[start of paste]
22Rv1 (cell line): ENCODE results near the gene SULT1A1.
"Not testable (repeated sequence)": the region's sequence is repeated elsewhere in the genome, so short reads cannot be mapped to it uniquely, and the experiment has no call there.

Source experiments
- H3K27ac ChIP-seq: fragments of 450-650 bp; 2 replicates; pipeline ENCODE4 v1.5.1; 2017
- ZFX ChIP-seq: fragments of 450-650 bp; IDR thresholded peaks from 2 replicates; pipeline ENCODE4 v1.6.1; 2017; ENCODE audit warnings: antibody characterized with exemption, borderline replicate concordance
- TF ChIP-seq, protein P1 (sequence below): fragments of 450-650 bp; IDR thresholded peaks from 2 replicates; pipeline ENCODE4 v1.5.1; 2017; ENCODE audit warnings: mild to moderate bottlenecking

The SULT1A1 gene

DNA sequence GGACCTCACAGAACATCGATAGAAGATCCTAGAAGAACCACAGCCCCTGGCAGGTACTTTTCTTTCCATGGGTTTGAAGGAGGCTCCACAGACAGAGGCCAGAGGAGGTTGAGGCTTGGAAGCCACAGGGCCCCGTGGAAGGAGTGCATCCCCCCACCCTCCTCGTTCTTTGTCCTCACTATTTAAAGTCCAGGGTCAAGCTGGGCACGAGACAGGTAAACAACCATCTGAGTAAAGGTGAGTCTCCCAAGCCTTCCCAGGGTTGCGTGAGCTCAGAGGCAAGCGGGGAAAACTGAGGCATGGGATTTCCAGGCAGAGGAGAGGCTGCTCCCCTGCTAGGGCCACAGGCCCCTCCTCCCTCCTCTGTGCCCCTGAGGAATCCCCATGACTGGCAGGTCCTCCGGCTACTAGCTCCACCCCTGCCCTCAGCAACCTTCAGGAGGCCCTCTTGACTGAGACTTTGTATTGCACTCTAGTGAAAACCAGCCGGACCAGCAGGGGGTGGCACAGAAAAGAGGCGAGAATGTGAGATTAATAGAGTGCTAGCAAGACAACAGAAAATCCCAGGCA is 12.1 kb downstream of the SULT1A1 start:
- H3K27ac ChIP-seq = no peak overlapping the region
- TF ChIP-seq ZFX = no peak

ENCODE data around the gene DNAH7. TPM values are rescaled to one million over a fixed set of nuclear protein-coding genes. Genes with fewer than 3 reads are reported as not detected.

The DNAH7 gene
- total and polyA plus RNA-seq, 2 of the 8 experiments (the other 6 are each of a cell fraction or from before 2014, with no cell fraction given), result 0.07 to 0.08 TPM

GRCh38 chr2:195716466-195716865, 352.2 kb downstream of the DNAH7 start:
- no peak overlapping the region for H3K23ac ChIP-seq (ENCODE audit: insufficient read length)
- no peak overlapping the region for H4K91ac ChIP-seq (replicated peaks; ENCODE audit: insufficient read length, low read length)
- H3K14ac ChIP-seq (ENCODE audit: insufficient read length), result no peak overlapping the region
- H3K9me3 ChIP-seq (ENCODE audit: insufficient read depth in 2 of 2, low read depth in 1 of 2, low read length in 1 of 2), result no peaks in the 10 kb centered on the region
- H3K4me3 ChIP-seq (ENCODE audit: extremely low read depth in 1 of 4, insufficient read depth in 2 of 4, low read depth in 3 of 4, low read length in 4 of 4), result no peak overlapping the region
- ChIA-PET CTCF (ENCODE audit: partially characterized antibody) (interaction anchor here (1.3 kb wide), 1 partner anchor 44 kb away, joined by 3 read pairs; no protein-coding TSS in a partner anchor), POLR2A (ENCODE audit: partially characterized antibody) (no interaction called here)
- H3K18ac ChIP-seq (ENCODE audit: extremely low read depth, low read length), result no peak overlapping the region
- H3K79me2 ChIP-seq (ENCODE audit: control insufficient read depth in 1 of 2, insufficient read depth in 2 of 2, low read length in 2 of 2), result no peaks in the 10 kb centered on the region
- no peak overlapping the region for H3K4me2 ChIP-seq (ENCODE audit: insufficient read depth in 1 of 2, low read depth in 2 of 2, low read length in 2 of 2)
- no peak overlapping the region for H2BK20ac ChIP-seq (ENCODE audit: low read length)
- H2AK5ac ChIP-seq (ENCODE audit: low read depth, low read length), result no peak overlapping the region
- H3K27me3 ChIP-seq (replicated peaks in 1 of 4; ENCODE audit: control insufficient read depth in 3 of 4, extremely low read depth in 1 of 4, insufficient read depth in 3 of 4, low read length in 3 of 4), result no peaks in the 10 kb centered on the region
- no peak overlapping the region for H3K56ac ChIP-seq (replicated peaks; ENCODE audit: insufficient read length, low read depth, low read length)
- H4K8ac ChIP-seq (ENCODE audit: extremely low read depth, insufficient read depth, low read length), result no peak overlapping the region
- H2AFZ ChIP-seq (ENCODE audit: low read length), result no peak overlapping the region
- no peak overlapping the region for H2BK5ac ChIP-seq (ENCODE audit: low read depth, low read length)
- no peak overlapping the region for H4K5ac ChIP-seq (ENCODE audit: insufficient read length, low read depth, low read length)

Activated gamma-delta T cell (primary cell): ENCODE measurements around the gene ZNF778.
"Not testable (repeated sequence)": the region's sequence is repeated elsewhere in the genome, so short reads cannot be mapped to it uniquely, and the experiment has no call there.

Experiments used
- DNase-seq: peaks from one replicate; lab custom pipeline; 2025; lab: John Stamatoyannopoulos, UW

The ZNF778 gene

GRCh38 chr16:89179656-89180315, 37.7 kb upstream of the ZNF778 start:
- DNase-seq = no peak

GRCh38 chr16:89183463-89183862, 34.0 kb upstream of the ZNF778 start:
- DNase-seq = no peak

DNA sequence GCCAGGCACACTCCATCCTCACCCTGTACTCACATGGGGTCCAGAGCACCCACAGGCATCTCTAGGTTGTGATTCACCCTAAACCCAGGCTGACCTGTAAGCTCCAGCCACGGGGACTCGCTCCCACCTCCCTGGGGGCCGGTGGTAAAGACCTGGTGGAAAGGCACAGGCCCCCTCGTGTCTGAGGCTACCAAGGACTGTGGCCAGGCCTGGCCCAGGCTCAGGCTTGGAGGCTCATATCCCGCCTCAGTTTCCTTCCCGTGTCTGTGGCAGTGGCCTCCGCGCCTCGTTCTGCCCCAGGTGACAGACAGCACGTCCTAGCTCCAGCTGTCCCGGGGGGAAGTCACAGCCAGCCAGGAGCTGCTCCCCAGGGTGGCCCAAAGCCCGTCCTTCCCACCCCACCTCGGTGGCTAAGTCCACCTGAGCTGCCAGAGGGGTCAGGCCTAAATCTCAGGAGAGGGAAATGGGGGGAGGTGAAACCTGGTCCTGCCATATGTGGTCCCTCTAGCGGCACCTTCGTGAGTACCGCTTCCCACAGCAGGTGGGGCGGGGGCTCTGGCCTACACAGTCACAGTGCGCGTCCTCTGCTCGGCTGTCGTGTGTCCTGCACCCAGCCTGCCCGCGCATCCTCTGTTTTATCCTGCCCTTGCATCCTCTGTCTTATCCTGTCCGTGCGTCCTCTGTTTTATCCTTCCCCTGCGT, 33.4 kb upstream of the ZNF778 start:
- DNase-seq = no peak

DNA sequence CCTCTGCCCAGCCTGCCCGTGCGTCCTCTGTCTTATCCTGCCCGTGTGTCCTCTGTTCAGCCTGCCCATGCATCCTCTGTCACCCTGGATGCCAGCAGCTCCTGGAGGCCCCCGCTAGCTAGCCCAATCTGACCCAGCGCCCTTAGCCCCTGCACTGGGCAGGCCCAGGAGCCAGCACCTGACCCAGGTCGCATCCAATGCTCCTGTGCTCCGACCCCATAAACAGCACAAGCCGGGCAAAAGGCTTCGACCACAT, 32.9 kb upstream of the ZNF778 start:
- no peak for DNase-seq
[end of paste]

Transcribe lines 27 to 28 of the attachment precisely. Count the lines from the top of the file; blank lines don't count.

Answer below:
- no peak overlapping the region for H3K56ac ChIP-seq (replicated peaks; ENCODE audit: insufficient read length, low read depth, low read length)
- H4K8ac ChIP-seq (ENCODE audit: extremely low read depth, insufficient read depth, low read length), result no peak overlapping the region